Sleepless nights, restless days… This is usually what happens when you are raising small kids. Regular feedings, dirty house, changing diapers, chaos and confusion become the rule of the day if you have a lil’ champ at your home. Sometimes it does feel great looking at the innocent and funny nuances of your child. However, sometimes it is difficult to balance life amid the nuisance too. Gradually days, months and years seem to move on and on in your constant oscillation between the nuance and nuisance. One bright day, you will be able to see that your child has already grown up and he/she is ready to leave home and explore his/her experiential world. The house and clothes will no longer be dirty, no more changing diapers or cleaning, no more spilling and spitting… This situation or insight comes as a major blow to majority of parents and caretakers. They fall prey to what is referred to as “Empty Nest Syndrome”. The word nest connotes a family staying together.
Empty nest syndrome refers to the feeling or symptoms of stress, anxiety, depression, concern, hopelessness, loneliness and sadness that is experienced by parents/caretakers when their children or grown up sons and daughters leave home. Usually full-time mothers and caretakers are the ones who are more susceptible to suffer from empty nest syndrome. However, sometimes fathers also experience the symptoms particularly when they are not ready for the transition of their offspring leaving home and the emotions related to it.
Empty nest syndrome may be unknown to many of you, but knowingly or unknowingly we all go through this situation and experiences related to it. If left untreated, empty nest syndrome can lead to major clinical complications in the form of anxiety, stress, depression, cognitive issues, problems in focus, concentration, hopelessness ‘n’ helplessness, and so on. In short, this syndrome affects all dimension of life of an individual, viz. personal, social, professional etc.
Now let us look into some of the common factors that cause Empty Nest Syndrome. Once you know the causes, you can deal with it or prevent the same effectively too:
Causes of Empty Nest Syndrome
- Children leaving home for the first time
- Young adults leaving home for university or profession
- Death of a loved one
- General anxiety and so on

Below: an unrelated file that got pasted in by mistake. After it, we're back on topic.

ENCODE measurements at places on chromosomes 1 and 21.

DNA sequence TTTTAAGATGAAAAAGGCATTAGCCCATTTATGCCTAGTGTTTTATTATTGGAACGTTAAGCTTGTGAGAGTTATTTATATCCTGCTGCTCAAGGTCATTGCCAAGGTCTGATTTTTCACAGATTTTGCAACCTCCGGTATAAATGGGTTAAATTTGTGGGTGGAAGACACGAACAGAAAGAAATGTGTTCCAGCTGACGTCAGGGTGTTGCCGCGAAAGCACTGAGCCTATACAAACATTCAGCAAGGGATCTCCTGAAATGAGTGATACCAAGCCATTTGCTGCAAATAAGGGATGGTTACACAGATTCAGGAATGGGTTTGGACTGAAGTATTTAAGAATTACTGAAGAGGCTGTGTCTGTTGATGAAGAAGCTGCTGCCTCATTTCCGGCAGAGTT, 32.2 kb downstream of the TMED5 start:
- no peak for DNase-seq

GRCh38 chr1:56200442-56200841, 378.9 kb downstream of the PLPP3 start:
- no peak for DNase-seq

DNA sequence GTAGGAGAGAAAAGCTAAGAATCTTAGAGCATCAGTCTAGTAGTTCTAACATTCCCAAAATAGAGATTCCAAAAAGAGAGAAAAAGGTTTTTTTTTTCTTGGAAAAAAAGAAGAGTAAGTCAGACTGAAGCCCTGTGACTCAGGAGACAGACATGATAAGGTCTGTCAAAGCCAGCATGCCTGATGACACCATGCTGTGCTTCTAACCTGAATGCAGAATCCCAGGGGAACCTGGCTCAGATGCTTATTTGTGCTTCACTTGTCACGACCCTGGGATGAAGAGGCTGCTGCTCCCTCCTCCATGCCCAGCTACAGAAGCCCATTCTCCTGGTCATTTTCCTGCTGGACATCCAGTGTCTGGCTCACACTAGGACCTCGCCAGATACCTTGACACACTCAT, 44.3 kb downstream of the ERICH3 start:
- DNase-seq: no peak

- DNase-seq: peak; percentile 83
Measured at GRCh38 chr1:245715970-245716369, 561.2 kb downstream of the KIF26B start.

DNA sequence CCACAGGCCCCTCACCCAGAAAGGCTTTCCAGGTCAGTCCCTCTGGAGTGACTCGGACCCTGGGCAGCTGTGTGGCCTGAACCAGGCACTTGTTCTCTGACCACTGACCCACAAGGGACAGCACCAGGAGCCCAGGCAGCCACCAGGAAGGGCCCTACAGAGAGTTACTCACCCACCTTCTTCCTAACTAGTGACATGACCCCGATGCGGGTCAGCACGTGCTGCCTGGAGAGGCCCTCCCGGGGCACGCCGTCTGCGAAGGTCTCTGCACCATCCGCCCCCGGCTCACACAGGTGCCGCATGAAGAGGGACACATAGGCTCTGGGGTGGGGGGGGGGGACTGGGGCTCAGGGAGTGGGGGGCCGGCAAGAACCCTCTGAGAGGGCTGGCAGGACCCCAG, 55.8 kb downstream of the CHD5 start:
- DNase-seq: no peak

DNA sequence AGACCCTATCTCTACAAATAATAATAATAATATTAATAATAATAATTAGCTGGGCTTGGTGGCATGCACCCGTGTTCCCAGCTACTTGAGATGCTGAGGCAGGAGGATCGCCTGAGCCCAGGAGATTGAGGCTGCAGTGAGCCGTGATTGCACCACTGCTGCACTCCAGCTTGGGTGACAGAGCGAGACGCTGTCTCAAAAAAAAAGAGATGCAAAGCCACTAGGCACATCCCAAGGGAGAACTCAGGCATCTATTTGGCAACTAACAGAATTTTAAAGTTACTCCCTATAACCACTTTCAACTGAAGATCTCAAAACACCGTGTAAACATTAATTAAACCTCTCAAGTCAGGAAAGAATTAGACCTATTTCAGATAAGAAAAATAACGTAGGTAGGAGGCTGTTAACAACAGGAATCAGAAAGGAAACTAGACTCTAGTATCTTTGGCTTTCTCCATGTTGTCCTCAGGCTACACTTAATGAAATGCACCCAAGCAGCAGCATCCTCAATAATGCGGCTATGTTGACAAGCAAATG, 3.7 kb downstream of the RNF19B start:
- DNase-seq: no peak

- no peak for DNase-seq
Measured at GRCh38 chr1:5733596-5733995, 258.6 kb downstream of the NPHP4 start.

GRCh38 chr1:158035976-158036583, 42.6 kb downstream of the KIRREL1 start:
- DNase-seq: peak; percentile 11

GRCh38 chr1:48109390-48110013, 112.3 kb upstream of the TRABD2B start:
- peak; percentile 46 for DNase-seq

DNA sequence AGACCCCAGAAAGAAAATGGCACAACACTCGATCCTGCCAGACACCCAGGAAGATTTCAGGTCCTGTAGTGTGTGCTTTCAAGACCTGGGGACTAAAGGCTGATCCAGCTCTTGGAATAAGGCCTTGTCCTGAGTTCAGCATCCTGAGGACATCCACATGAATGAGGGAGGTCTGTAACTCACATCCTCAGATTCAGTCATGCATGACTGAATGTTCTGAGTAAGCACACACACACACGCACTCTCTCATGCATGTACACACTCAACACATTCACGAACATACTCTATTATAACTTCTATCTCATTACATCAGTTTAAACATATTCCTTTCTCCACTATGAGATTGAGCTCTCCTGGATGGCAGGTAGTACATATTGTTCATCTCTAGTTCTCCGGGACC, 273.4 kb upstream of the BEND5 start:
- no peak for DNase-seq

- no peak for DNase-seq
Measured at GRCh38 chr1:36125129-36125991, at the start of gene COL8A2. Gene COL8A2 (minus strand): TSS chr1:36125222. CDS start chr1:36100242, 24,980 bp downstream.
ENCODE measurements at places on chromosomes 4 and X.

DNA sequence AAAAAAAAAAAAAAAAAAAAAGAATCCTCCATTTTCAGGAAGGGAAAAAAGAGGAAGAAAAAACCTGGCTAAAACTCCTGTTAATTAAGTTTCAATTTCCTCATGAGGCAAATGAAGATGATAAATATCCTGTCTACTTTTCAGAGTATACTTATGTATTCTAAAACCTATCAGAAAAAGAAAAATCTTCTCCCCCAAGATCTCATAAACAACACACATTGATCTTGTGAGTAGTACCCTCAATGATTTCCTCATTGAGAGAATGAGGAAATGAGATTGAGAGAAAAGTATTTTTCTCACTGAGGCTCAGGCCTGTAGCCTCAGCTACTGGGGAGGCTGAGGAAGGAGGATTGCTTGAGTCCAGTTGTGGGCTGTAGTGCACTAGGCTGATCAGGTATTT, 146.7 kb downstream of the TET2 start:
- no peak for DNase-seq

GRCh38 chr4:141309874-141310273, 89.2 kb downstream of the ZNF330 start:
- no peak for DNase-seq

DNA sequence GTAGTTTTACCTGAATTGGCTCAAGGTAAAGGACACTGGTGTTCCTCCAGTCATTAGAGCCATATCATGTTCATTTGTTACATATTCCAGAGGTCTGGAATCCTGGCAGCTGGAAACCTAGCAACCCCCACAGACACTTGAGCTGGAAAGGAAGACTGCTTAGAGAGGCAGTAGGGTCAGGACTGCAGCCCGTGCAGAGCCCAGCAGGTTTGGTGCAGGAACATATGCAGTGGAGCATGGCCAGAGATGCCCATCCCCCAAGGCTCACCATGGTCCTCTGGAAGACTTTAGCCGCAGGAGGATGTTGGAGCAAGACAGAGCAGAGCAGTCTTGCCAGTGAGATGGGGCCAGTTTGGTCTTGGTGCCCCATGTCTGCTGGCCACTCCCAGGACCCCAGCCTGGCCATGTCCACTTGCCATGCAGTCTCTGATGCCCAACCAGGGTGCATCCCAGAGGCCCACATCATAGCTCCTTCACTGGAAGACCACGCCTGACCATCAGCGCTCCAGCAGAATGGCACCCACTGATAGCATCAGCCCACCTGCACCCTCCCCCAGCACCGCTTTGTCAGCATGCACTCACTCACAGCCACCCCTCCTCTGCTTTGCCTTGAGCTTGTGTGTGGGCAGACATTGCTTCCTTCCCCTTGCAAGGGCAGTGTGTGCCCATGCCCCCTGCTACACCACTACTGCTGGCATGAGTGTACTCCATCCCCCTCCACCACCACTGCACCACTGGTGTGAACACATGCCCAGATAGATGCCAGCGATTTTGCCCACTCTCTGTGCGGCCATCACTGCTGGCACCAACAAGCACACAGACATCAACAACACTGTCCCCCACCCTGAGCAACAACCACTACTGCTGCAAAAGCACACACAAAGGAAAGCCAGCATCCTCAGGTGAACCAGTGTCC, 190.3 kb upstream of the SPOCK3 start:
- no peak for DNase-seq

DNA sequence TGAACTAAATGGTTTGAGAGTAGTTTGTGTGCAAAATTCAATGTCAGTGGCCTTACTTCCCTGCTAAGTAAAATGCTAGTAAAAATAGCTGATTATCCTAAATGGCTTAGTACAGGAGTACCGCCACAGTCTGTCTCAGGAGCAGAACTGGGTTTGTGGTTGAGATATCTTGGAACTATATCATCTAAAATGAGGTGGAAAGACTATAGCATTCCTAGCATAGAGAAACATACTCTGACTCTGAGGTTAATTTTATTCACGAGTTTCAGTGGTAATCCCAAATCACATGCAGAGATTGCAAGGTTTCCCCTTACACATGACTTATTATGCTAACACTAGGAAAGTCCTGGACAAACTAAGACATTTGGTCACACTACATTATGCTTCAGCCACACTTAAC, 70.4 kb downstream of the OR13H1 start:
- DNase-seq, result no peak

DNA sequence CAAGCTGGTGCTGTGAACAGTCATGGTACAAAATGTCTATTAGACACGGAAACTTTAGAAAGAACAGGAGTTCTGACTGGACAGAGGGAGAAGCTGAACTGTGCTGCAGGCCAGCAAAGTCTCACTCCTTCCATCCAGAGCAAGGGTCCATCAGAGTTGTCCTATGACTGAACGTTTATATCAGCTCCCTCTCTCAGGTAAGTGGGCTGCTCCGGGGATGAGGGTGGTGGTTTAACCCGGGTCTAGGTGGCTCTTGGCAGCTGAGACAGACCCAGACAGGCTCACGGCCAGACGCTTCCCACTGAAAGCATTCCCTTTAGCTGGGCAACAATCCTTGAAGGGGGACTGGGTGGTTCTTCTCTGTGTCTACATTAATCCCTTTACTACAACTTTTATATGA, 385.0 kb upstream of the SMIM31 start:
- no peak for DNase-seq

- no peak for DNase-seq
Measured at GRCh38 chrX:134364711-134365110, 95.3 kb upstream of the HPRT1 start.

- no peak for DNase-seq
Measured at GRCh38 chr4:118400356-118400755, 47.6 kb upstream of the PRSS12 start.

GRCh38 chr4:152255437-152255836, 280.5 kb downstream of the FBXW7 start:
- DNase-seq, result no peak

Symptoms of Empty Nest Syndrome
- Anxiety and worrying about one’s children
- Constant negative apprehensions
- Guilt feelings
- Loss of purpose in life
- Feelings of rejection
- Loss of interest
- Social withdrawal
- Changes in sleep and diet
- Lack of personal care
- Inability to work on the different aspects of personal, social, professional life, etc
Management of Empty Nest Syndrome
Empty Nest Syndrome can be managed and treated if you take proper steps towards the same. Here are some of the important ways that you can use for dealing with it:
Ways to deal with Empty Nest Syndrome
- Talk to your friend or someone who can motivate you, understand your feelings and comfort you as well
- Try to be more active during the free time that you get. Pursuing a hobby or anything that you now but had not been able to do it for long also helps
- If the situation permits you, then keeping a pet with you is also an amazing way to deal with empty nest syndrome
- Maintain a journal about your feelings , good memories with your children, an album of good times spent with loved ones… Writing and maintaining all these rejuvenates you from within and helps you to deal with the syndrome effectively
- Spending more time with your spouse or partner after your children have left… gives both of you a chance to replenish your relationship, strengthen your relationship, share your thoughts-pains-emotions and make your relationship worthwhile.
- Never hesitate to take professional help if you find that you are not being able to cope with empty nest syndrome.
Empty nest syndrome is no more untreatable. Starting from personal self-help to professional help… You can get over it and lead a healthy life ahead.
“More than distance or proximity… It is the strength of the bond that counts”
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